Rogue Landlords are in for a shock when they discover new banning orders and a national database of rogue landlords went live yesterday (6th April 2018).
In 2016, the Government suggested “banning orders would be put in place when rogue landlords commit serious offences against tenants. This could include failing to carry out work required by the council to prevent a health and safety risk to tenants, threatening tenants with violence, or illegally evicting them.”
However, the new rules as set out in the latest act formalise the rules and even extend the rules to those convicted of serious criminal offences regardless of whether the crimes committed were against their tenants or not. However, it is most likely that the majority of landlords who receive these will be for serious housing offences. With that being said, when Landlords apply for an HMO license, they’re required to do a fit and proper persons check which
involves a background check. If there are any serious criminal offences on your record, it is likely your HMO licence
will be declined.
Landlords convicted of a range of housing, immigration and other criminal offences such as leasing overcrowded properties, fire and gas safety offences and unlawful eviction, will be put on the new database, so councils can share information between themselves and keep a closer eye on those with a poor track record. This database will not be available to the public though we expect this will change in the future.
If a landlord receives a banning order they are forced to use a managing agent, it is important to note, however, that both managing and lettings agents can be banned from operating too.
But, how do you know if your landlord is banned? And for banned landlords (or any landlord for that matter), how do you know if a letting agent is banned?
On the 1st October 2017, the Rogue Landlord Database was created and was held by individual local authorities. Yesterday, this Rogue Landlord Database was centralised though it is still not open to the public, nor is it open to landlords and letting agents. However, London Mayor, Sadiq Khan, chose to make the City of London’s Rogue Landlord Database open to the public and has publicly welcomed other local authorities to submit their data to their Rogue Landlord Database.
It has caused outrage within the community of tenants, landlords and agents alike because how do tenants know whether a landlord is rogue or not? How would letting agents know if their clients are rogue? What are the implications of providing a Tenant-Find service to rogue landlords? Alongside this, should there not be a Rogue Tenant Database?
The private rented sector houses 4.7 million households in England and the government is delivering these reforms under the Housing and Planning Act 2016 so everyone has a safe and decent place to live, according to the Government.
Minister for Housing and Homelessness, Heather Wheeler, said:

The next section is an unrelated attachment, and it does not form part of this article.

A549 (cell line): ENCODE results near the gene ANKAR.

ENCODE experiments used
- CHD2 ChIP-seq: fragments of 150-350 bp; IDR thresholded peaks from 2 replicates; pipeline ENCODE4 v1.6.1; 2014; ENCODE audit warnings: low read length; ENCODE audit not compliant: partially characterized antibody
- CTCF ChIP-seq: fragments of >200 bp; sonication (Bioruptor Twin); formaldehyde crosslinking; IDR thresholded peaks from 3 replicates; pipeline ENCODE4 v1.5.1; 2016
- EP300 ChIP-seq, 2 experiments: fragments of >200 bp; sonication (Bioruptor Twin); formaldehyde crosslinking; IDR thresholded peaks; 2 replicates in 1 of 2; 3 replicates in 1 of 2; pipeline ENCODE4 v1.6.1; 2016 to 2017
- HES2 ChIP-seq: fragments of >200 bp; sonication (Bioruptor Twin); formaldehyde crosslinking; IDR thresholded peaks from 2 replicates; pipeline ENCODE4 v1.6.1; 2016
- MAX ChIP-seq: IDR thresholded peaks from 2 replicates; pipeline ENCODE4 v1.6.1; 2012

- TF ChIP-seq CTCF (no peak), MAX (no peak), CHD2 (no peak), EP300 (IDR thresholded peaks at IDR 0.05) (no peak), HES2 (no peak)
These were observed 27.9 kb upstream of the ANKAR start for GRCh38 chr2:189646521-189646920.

I am committed to making sure people who are renting are living in safe and good quality properties. That’s why we’re cracking down on the small minority of landlords that are renting out unsafe and substandard accommodation.
Landlords should be in no doubt that they must provide decent homes or face the consequences.
The database will be available to use by councils to crack down on poor and unfair practices in the private rented sector such as overcrowded, squalid or dangerous accommodation and to help target their enforcement action.
Landlords convicted of offences under the government’s new law may also be given banning orders preventing them from leasing accommodation for a period of time, ranging from 12 months up until the rest of the landlord’s life. Councils must record details of any landlord or property agent who has received a banning order on the database. Landlords that ignore a banning order will face criminal sanctions including up to 6 months imprisonment and an unlimited fine.
The department will be able to use the database to publish regular updates on the number of landlords and agents who have been banned, convicted of a banning order offence or received two or more civil penalties, broken down by local authority area.
These measures follow the announcement that councils are also being given tough new powers to tackle the small minority of rogue landlords who rent out overcrowded properties and impose fines of up to £30,000 for those landlords who do not comply. Overcrowded and poor quality housing can result in excess noise, increased demand on local services such as waste collection and anti-social behaviour generally, which is why the government is determined to crack down on it.
Public safety is paramount which is why this government will support further measures proposed by Karen Buck MP in a Private Member’s Bill to protect tenants in both the social and private rented sectors. This forms part of the government’s plan to ensure a safer and stronger housing market that works for everyone.
The Housing and Planning Act 2016 introduced a range of measures to tackle rogue landlords:
- Civil penalties of up to £30,000 as an alternative to prosecution – came into force April 2017
- Extension of Rent Repayment Orders to cover illegal eviction and/ or failure to comply with a statutory notice – came into force in April 2017. Rent Repayment Orders will also cover breach of a banning order from 6 April 2018.
The government has worked with Karen Buck MP to draft and publish the Private Member’s Bill on Homes (Fitness for Human Habitation and Liability of Housing Standards).
The following guidance for local housing authorities has been published: